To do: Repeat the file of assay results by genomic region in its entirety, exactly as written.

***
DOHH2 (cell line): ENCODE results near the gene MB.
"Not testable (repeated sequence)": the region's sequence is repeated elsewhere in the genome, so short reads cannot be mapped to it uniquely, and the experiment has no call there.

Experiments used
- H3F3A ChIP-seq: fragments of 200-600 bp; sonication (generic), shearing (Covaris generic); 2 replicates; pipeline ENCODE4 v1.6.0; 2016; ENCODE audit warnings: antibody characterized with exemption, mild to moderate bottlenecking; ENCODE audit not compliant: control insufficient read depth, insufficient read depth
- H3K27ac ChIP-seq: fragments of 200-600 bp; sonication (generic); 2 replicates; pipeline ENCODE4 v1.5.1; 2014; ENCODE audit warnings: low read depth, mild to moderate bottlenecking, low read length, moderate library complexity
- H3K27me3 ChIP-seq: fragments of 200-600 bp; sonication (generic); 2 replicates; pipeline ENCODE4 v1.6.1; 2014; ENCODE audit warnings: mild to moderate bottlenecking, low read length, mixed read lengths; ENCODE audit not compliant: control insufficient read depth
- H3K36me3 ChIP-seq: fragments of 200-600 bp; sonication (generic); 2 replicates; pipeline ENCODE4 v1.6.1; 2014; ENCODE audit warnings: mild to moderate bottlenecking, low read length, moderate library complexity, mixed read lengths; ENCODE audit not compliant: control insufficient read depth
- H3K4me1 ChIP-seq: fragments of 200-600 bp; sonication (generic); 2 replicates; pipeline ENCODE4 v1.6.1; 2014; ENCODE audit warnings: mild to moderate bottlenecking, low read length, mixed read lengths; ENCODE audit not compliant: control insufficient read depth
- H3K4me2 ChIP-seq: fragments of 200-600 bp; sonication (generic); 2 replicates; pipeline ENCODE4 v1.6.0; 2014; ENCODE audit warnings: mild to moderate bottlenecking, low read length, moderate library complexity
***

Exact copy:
DOHH2 (cell line): ENCODE results near the gene MB.
"Not testable (repeated sequence)": the region's sequence is repeated elsewhere in the genome, so short reads cannot be mapped to it uniquely, and the experiment has no call there.

Experiments used
- H3F3A ChIP-seq: fragments of 200-600 bp; sonication (generic), shearing (Covaris generic); 2 replicates; pipeline ENCODE4 v1.6.0; 2016; ENCODE audit warnings: antibody characterized with exemption, mild to moderate bottlenecking; ENCODE audit not compliant: control insufficient read depth, insufficient read depth
- H3K27ac ChIP-seq: fragments of 200-600 bp; sonication (generic); 2 replicates; pipeline ENCODE4 v1.5.1; 2014; ENCODE audit warnings: low read depth, mild to moderate bottlenecking, low read length, moderate library complexity
- H3K27me3 ChIP-seq: fragments of 200-600 bp; sonication (generic); 2 replicates; pipeline ENCODE4 v1.6.1; 2014; ENCODE audit warnings: mild to moderate bottlenecking, low read length, mixed read lengths; ENCODE audit not compliant: control insufficient read depth
- H3K36me3 ChIP-seq: fragments of 200-600 bp; sonication (generic); 2 replicates; pipeline ENCODE4 v1.6.1; 2014; ENCODE audit warnings: mild to moderate bottlenecking, low read length, moderate library complexity, mixed read lengths; ENCODE audit not compliant: control insufficient read depth
- H3K4me1 ChIP-seq: fragments of 200-600 bp; sonication (generic); 2 replicates; pipeline ENCODE4 v1.6.1; 2014; ENCODE audit warnings: mild to moderate bottlenecking, low read length, mixed read lengths; ENCODE audit not compliant: control insufficient read depth
- H3K4me2 ChIP-seq: fragments of 200-600 bp; sonication (generic); 2 replicates; pipeline ENCODE4 v1.6.0; 2014; ENCODE audit warnings: mild to moderate bottlenecking, low read length, moderate library complexity